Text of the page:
Newsday’s Michael Dobie on the evolution of gluttony-as-sport.
Signs of social acceptance abound. Cable television, such as ESPN and the Food Network, broadcasts events, and top eaters appear regularly on Jay Leno, Carson Daly and “Good Morning America.” The puzzle page in this weekend’s Life magazine asks readers to match the eater’s face with his or her food of choice.
“It’s been a very steep rise the last couple of years,” said George Shea, who along with his brother Richard used to do public relations for the Nathan’s contest. Sensing possibilities for expansion, the Manhattan-based duo founded the International Federation for Competitive Eating in 1997 and turned an innocent pastime into, well, something of a niche sport so serious it’s funny. Or vice versa.
“We’re serious about it without question. No one can doubt our chili record or our corn on the cob record is legitimate,” said Richard Shea, his tongue planted firmly in cheek.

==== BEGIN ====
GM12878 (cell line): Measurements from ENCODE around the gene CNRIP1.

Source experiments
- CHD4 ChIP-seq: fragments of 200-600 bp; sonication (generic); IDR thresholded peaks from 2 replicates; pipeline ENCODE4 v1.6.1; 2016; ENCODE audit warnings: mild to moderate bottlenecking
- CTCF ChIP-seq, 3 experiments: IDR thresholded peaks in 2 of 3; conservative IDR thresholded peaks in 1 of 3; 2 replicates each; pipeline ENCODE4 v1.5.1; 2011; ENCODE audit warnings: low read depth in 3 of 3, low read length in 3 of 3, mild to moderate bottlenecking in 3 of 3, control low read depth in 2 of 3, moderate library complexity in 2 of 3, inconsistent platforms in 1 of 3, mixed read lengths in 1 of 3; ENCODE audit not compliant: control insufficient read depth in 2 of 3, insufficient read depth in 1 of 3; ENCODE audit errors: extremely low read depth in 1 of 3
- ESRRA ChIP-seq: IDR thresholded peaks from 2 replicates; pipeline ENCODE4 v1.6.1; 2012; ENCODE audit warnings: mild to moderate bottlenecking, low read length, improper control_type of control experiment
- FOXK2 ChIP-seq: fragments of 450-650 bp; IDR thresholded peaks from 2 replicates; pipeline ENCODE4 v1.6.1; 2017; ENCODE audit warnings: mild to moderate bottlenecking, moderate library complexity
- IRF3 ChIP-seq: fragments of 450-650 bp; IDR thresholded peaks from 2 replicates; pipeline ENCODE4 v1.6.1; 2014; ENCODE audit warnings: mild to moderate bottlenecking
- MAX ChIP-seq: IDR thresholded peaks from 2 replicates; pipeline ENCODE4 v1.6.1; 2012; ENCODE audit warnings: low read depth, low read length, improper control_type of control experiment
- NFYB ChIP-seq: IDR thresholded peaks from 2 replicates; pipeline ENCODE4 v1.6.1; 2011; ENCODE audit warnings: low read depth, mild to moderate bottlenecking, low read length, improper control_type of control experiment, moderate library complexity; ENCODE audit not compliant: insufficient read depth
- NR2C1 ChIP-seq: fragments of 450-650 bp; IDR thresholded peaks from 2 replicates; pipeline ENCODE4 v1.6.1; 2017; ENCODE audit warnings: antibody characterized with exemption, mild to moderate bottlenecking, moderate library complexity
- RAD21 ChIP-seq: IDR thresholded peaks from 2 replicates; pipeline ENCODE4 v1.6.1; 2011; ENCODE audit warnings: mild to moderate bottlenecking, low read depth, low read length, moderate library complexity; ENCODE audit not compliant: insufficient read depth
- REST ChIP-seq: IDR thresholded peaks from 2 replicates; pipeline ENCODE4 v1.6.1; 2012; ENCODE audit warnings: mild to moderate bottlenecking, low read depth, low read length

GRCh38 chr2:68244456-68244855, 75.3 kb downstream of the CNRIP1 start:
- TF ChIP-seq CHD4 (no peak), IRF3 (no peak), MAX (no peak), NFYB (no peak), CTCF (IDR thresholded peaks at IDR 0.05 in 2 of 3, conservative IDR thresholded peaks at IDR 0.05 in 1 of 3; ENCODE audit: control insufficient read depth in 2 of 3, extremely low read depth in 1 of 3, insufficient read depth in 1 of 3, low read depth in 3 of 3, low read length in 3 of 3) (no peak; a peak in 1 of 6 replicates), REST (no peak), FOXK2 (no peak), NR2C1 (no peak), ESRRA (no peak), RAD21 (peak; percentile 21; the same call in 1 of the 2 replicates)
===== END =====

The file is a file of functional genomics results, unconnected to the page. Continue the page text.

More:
So, too, the brothers say, no one can doubt their enterprise is a sport. It might be an “entertainment product,” they admit, but that’s true of every sport.
“The definition of sport is any physical activity governed by a set of rules. An awful lot of things are that, but ours is clearly that,” Richard Shea said. “Eating is as inherent to man as running or jumping or other survival skills that are in the Olympics.”
Competitive eating certainly has the trappings of modern sport.
There’s a clock. There’s a final score (the weight or pieces of food consumed). There’s prize money. There are world records and rankings.
There is scouting. Badlands, a 35-year-old conductor on the No. 7 subway line, watches tapes of Japan’s Takeru Kobayashi, the four-time Nathan’s champion universally considered the best in the business.
There are rules. Vomiting, for example, is not allowed (the V word never is used in the business; the IFOCE prefers “reversal of fortune” or “the Roman method”). Competitors must be at least 18. And as in football, every sanctioned competition has an emergency medical technician.
Perhaps the simplest justification is the one offered by 38-year-old Ed “Cookie” Jarvis, a 6-6, 409-pound real-estate agent from Nesconset who holds 11 world records: “They wouldn’t put it on ESPN if it wasn’t a sport.”